on the senate side that leon panetta and general dempsey both said that he and hillary clinton had argued last season for arming the rebels in syria. more than 60,000 people have died, but that others on the foreign policy team pushed back, and the president made a decision not to. >> yeah. let me just say on this one i may be inclined toward the president. i'm not certain who those -- who would get those weapons. i don't want to fwet into too much detail. i'm also on the intelligence committee, but i'm -- i am not certain that those weapons wouldn't fall into the wrong hands, and that's a real problem we've had in syria. maybe more should be done earlier on to get better control of the rebels, but now to me there's too many unsavory pro-islamist elements among those rebels, so i am not certain that they should be given weapons. that's a tough call, and i'm not close enough to it on the ground, but from what i do know, i'm very leary about giving any weapons because they could end up in the hands of islamists. >> congressman peter king, it's great to have your perspective, and thank you and go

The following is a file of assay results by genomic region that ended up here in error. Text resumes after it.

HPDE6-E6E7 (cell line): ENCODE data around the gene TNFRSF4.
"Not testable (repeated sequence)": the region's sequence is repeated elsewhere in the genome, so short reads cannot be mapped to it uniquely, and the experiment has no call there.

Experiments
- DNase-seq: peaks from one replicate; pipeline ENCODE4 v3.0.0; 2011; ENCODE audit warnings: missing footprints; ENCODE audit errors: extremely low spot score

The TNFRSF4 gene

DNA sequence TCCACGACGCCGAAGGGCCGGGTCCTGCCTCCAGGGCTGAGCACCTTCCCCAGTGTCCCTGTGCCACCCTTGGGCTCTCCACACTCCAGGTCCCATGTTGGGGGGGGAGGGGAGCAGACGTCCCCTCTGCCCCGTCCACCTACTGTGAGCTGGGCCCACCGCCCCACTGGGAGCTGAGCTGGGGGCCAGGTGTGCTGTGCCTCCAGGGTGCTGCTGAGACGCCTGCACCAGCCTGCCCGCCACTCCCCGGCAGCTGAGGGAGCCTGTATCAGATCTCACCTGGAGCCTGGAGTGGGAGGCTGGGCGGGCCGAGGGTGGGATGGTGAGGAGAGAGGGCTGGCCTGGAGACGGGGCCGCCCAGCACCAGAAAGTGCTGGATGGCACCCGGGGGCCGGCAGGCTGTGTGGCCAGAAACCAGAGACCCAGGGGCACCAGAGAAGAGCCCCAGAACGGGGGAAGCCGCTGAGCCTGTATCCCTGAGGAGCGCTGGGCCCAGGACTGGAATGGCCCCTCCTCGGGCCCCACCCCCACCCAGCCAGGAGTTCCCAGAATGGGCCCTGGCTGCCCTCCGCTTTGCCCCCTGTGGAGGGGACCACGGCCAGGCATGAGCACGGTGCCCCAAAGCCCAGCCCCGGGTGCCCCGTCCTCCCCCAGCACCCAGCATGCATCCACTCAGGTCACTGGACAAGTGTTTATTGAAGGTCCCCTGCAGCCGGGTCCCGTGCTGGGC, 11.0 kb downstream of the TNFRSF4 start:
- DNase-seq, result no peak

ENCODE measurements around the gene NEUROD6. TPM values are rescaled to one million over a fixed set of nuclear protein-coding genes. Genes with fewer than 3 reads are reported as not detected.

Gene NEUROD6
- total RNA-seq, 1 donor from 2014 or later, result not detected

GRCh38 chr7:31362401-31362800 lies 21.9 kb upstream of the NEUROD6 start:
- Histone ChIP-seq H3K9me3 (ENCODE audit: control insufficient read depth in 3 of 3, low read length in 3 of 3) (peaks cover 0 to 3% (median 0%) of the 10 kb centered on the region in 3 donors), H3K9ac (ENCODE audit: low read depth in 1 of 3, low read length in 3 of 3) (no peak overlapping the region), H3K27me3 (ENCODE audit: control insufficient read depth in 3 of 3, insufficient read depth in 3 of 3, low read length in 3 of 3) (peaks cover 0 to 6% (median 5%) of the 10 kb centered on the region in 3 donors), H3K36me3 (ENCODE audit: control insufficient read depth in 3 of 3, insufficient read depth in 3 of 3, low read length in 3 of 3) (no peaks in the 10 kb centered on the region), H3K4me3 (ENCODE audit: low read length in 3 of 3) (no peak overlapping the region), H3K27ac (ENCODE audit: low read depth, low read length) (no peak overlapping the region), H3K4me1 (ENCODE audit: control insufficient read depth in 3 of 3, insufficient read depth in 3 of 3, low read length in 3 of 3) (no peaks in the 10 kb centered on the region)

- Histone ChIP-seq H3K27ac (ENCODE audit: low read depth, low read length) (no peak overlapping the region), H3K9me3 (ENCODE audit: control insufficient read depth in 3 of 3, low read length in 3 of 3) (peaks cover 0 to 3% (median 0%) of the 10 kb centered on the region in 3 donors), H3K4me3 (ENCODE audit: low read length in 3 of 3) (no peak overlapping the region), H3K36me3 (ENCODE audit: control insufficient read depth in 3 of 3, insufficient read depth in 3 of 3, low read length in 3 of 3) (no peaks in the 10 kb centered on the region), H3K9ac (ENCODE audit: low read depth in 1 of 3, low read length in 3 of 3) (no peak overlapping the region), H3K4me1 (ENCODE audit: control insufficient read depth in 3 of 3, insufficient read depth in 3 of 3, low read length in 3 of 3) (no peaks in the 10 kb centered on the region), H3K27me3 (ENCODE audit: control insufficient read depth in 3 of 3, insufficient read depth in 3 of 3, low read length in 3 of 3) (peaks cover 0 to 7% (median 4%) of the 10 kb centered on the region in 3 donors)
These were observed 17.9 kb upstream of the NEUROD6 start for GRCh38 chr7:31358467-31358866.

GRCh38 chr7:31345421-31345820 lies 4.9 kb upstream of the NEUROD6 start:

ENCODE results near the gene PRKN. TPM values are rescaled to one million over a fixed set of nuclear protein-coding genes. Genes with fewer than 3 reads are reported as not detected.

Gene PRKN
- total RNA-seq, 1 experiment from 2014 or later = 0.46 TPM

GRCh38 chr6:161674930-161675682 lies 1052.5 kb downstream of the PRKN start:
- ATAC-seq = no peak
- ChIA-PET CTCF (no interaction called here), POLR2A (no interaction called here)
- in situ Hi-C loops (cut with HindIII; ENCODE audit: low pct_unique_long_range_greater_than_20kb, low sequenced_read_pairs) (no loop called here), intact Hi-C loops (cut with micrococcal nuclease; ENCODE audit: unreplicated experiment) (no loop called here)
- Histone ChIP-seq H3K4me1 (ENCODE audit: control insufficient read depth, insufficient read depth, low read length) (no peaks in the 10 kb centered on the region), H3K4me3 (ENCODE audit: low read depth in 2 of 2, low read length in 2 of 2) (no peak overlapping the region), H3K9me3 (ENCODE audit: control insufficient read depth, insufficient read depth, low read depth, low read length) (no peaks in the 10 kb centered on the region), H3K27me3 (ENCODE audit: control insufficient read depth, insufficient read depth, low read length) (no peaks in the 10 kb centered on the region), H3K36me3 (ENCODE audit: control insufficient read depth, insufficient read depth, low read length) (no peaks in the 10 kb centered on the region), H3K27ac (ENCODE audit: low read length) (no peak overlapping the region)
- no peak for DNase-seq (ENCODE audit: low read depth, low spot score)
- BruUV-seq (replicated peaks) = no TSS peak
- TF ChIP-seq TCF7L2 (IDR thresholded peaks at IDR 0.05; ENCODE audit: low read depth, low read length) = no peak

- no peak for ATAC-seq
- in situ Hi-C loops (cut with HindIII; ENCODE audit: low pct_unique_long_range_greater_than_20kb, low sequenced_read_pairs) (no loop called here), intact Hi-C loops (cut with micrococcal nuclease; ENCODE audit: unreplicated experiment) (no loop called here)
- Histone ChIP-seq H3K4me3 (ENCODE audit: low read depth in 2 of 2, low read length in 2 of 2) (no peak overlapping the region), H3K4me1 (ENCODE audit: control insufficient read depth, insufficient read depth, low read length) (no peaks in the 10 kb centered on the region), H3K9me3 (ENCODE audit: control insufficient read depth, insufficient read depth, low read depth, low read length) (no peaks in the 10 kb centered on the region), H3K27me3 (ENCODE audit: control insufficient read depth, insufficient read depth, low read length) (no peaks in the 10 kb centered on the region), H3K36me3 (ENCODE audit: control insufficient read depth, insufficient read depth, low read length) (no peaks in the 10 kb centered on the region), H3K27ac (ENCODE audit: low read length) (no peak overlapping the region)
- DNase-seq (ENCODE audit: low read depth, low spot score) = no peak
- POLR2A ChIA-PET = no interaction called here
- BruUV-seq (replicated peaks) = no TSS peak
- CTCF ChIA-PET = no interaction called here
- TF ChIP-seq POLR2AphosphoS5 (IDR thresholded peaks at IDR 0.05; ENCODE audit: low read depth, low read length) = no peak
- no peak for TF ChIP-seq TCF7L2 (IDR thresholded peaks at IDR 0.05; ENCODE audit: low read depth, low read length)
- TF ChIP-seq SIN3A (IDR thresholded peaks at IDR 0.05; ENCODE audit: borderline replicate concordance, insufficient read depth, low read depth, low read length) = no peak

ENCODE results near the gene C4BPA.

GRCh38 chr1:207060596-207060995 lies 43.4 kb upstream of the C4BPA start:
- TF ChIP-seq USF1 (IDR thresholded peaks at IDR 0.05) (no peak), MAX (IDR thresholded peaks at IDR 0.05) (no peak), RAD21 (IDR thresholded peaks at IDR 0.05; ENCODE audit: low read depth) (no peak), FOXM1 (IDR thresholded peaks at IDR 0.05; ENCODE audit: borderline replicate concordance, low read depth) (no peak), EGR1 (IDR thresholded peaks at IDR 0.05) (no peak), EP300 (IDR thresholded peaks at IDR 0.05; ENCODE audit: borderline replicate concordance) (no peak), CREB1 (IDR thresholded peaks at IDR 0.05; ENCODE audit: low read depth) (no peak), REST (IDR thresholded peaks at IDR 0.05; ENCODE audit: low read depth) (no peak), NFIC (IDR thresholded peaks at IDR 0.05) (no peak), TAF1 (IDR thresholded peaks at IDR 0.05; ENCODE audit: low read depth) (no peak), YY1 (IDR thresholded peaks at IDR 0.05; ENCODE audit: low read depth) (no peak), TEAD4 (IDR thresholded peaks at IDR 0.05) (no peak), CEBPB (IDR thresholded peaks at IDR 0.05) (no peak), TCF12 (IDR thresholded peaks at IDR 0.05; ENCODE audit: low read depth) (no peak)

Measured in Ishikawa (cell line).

by republicans secretary panetta and the joint chiefs of staff martin dempsey say they were aware in the months before attack u.s. ambassador chris stevens was worried about security in libya. >> did you receive that information? >> i did and i saw -- >> so it didn't poertbother you? >> it bothered me a great deal. >> why didn't you put forces in place to be ready to respond? >> because we never received a request to do so. >> he reported benghazi was one of u.s. outposts receiving threats. >> the u.s. military has neither the resources nor the responsibility to have a firehouse next to every u.s. facility in the world. >> reporter: the white house has provided few details about the president's actions the night of the benghazi attacks. panetta revealed he briefed the president at the start of the attack, but the two men did not speak again that night. >> are you surprised that the president of the united states never called you, secretary panetta to say, how's it going? >> you know normally in these situations -- >> did he know the level of threat -- >> let me finish the